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Kurt Paul Otto Joseph Richter vs Enrique (Heinrich) Reinhardt
Telephone match Berlin-Hamburg (1937), Apr-10
Indian Game: General (A45)  ·  1-0


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sac: 34.Qxh5+ PGN: download | view | print Help: general | java-troubleshooting

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Kibitzer's Corner
< Earlier Kibitzing  · PAGE 3 OF 3 ·  Later Kibitzing>
Apr-22-09  tivrfoa: this was easiest day, because there're two options correct: 34. Ne3 or Qxh5+

correct me if I'm wrong.

Premium Chessgames Member
  kevin86: I missed this one on the later move: I went for ♘h6+ which loses to the maddening ♔f8. White could mate but the rook is blocked by his own knight-R A T S!!
Apr-22-09  cheeseplayer: Wohooo!! 3/3

Good week so far..

got the exact three moves.. took me 5 minutes though because i was forcing myself to go in one pattern..

Premium Chessgames Member
  Arbiter58: I could see

34 Qxh5+ gxh5 (34.. Kg8, 35 Qh8#)
35 Rxh5+ Kg8
36 Nf2 with the threat of Rg4+ and Rh8#
36 .. D1Q+ (what else?)
37 Nxd1 and mate seems unavoidable.

Apr-22-09  JG27Pyth: <<JG27Pyth> After <34. Ne3 Qxe5 35.Re4 Qc5 36.Qf4 Qxe3>, White wins with 37. Rexe3! d1=Q+ 38. Rf1 with a winning double attack (threatening the new Queen and mate-in-two).>

Ah, right, that's the whole point of Qf4 isn't it? ... that f6 pawn is a nightmare for Black.

Well so, 36...Qxe3 doesn't work. 36...g5 is dreadful. I think Black can prolong things with 36...Qf8 but he's quite lost.

Premium Chessgames Member
  Fusilli: <JG27Pyth>, <Patzer2> After 34. Ne3 Qxe5 35. Rfg4+ and mate follows.
Premium Chessgames Member
  Fusilli: Reinhardt is most likely this player: Enrique (Heinrich) Reinhardt
Premium Chessgames Member
  Jimfromprovidence: Earlier in the match I liked 30c3 as another good alternative for black, because it creates a passed pawn supported by a rook.

click for larger view

Now, white cannot play 31 Rf5 because of 31Nf4.

click for larger view

Now, white is forced to play 32 Rxf4 to avoid gxf5. Then 32c2 and the pawn promotion is unavoidable. White has to give up his rook for the pawn and black is now up the exchange.

If instead 31 bxc3 then 31...dxc3 and white has the same problem to deal with.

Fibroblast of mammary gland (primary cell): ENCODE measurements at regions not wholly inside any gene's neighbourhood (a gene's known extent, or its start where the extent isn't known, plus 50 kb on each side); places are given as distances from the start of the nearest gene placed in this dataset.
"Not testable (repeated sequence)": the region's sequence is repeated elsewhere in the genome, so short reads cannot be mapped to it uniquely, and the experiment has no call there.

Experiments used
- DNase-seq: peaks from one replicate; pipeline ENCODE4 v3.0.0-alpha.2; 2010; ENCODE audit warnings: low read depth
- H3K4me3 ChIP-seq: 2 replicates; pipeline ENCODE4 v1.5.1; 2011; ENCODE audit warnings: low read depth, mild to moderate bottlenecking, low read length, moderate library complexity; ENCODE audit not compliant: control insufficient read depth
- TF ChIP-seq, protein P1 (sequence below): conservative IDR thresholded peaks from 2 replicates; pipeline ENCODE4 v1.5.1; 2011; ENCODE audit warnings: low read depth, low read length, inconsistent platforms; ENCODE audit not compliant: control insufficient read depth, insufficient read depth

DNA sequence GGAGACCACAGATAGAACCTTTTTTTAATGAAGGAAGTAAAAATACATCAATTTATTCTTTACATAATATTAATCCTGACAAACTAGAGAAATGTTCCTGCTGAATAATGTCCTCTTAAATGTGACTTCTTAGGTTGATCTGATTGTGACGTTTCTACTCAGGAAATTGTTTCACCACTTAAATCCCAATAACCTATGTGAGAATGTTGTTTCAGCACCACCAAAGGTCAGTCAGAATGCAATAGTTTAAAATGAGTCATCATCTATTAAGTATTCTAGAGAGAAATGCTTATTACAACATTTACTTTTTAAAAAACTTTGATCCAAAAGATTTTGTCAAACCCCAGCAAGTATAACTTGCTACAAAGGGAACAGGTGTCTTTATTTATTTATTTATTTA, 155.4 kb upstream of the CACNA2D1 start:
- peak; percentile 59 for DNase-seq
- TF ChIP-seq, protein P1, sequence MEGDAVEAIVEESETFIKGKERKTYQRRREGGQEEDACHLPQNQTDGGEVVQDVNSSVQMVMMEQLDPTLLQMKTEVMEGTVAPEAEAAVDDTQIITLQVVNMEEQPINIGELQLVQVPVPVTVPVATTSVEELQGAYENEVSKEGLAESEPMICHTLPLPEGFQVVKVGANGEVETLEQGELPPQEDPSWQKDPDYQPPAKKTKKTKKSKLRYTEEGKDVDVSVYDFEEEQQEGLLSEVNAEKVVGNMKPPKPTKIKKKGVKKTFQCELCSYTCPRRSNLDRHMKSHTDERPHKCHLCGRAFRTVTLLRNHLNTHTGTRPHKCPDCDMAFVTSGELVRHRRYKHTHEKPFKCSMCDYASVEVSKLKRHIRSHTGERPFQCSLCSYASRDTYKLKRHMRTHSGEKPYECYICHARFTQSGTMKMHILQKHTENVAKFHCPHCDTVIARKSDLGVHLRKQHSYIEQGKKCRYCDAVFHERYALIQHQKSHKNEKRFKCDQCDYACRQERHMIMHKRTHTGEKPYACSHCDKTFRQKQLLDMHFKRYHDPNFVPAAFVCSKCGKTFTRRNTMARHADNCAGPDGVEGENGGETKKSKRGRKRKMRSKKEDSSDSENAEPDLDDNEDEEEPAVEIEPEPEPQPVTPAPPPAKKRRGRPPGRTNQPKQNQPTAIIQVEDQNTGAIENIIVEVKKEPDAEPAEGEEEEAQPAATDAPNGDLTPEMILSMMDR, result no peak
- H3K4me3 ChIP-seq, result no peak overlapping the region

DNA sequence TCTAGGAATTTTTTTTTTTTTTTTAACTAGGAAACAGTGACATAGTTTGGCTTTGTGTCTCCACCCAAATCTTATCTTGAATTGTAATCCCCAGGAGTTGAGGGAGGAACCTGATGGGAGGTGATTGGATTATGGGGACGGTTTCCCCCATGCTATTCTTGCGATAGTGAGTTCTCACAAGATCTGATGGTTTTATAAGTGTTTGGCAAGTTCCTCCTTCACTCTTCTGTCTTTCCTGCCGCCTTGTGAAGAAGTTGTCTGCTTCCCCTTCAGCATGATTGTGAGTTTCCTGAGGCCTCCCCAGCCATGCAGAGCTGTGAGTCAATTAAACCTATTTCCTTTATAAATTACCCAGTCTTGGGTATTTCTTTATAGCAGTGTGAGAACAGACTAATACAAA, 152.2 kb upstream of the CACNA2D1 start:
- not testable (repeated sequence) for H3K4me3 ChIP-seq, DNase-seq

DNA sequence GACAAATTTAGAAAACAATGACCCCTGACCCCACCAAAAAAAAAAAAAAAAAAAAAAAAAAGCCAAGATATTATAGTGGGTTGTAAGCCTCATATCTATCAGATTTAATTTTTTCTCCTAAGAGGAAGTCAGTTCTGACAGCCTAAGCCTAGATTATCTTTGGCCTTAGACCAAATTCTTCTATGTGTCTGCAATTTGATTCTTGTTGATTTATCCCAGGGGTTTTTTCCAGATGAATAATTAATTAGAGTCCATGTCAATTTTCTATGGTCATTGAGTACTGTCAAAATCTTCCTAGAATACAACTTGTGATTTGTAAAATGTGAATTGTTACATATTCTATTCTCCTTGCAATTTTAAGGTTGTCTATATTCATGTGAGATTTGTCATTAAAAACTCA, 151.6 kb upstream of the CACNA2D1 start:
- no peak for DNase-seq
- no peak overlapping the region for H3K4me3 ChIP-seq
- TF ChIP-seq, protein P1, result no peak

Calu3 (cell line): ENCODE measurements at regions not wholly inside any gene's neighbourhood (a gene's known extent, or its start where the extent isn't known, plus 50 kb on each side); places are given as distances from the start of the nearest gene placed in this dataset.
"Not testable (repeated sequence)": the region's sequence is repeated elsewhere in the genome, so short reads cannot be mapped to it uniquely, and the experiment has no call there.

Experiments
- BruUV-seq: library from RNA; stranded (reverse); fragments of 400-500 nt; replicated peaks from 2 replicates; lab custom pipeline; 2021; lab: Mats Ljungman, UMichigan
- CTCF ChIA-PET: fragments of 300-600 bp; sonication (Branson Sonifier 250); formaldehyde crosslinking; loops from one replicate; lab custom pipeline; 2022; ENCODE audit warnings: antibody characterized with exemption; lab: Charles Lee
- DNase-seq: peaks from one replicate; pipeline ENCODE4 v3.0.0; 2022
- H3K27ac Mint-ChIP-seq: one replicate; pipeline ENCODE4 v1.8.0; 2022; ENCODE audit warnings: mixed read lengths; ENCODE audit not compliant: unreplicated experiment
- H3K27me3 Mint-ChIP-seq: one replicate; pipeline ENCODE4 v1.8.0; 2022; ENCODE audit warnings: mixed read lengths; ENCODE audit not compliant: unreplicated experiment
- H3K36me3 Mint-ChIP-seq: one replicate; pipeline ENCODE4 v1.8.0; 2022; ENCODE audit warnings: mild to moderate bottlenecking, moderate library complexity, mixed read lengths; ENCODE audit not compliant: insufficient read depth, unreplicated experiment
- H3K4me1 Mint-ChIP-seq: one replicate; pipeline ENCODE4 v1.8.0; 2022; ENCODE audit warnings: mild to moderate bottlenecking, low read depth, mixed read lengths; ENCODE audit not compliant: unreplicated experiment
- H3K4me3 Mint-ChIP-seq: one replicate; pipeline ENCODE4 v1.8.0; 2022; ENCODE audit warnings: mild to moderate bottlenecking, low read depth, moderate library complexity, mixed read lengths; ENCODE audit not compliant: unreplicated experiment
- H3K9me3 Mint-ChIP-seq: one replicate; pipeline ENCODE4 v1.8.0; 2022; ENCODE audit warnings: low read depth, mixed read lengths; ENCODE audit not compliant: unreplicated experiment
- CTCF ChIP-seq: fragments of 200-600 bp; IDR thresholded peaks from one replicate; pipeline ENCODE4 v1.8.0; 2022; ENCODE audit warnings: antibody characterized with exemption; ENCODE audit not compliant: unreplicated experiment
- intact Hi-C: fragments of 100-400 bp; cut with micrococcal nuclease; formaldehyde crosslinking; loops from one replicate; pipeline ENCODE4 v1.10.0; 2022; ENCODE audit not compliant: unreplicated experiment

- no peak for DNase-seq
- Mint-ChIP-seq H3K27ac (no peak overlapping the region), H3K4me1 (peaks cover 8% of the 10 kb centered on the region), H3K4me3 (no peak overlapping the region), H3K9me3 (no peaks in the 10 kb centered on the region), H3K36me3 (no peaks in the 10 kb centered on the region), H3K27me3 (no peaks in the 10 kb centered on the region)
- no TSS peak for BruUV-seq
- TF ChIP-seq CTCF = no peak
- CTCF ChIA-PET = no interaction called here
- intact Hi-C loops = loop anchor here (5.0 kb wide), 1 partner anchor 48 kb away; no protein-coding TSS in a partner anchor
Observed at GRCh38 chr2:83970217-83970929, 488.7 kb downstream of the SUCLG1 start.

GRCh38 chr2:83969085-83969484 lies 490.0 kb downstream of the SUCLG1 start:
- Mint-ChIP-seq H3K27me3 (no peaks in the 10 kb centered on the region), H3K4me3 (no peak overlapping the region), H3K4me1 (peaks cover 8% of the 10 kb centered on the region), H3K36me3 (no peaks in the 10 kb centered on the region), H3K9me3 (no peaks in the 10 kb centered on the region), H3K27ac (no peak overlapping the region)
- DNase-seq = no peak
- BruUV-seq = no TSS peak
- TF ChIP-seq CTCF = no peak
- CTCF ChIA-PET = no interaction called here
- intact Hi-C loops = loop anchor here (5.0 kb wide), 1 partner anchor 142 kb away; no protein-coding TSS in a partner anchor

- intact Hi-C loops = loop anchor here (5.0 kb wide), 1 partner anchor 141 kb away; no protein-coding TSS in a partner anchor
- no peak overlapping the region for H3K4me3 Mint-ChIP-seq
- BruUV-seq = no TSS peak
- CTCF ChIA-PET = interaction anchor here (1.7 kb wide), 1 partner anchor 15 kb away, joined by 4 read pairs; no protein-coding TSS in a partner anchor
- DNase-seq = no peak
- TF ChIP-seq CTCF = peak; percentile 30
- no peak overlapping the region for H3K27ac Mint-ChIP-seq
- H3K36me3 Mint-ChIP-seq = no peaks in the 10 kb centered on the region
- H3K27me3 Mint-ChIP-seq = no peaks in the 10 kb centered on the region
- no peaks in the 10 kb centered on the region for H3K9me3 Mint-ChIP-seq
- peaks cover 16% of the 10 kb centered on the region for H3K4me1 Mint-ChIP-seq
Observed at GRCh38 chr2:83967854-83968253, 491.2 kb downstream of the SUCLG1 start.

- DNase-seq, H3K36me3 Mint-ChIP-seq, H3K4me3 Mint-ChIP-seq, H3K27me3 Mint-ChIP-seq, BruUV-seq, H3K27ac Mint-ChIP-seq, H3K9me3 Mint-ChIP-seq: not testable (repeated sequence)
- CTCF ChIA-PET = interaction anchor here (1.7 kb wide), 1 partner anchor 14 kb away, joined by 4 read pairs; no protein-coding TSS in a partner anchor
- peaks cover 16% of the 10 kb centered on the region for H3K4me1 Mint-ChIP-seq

click for larger view

Premium Chessgames Member
  YouRang: Nuts -- I pretty much saw the whole thing rather quickly (after all, black's threats require white to make forcing moves).

However, I saw it a little *too* quickly and figured on 36.Nf2, not noticing the subtle requirement for 36.Ne3 instead.

Perhaps I would have noticed it by the time I got to move 36, but I didn't see it at move 34. :-|

Apr-22-09  Milesdei: Partial credit today. I failed to see that Nf2 loses to Qxf2, KxQ, d1=Q.
Apr-22-09  Kasputin: Black's king is in bad shape, and with a white pawn at f6, the question comes up: is there a way to get the black king over to f8 and land one of the rooks on h8? If so, then game over. At the same time, black has a pawn that is about to land on a queening square and this could be very bad news for white.

34. Qxh5+ gxh5
35. Rxh5+ Kg8

That was all easy. But now I got stuck - thinking on one hand that forced checks were in order (e.g., 36. Nh6+) but not seeing exactly where I should go with this until...

36. Ne3

Of course, this is the move. If 36 ...Qxe3 then the f-file rook slides over to g4 and the h-file rook will mate on h8 (black can throw the queen away on g5 but that just delays things for a move - same thing with ...Qxe5).

Anything else, like 36 ...d1=Q is answered by 37. Nxd1 and then the rook mate sequence takes place once again.

The e3 knight simultaneously vacates the g-file and protects against the black queen and the d-pawn. Very nice combination and (to my less experienced eyes anyway) quite an unusual one because the knight needs to retreat instead of directly participate.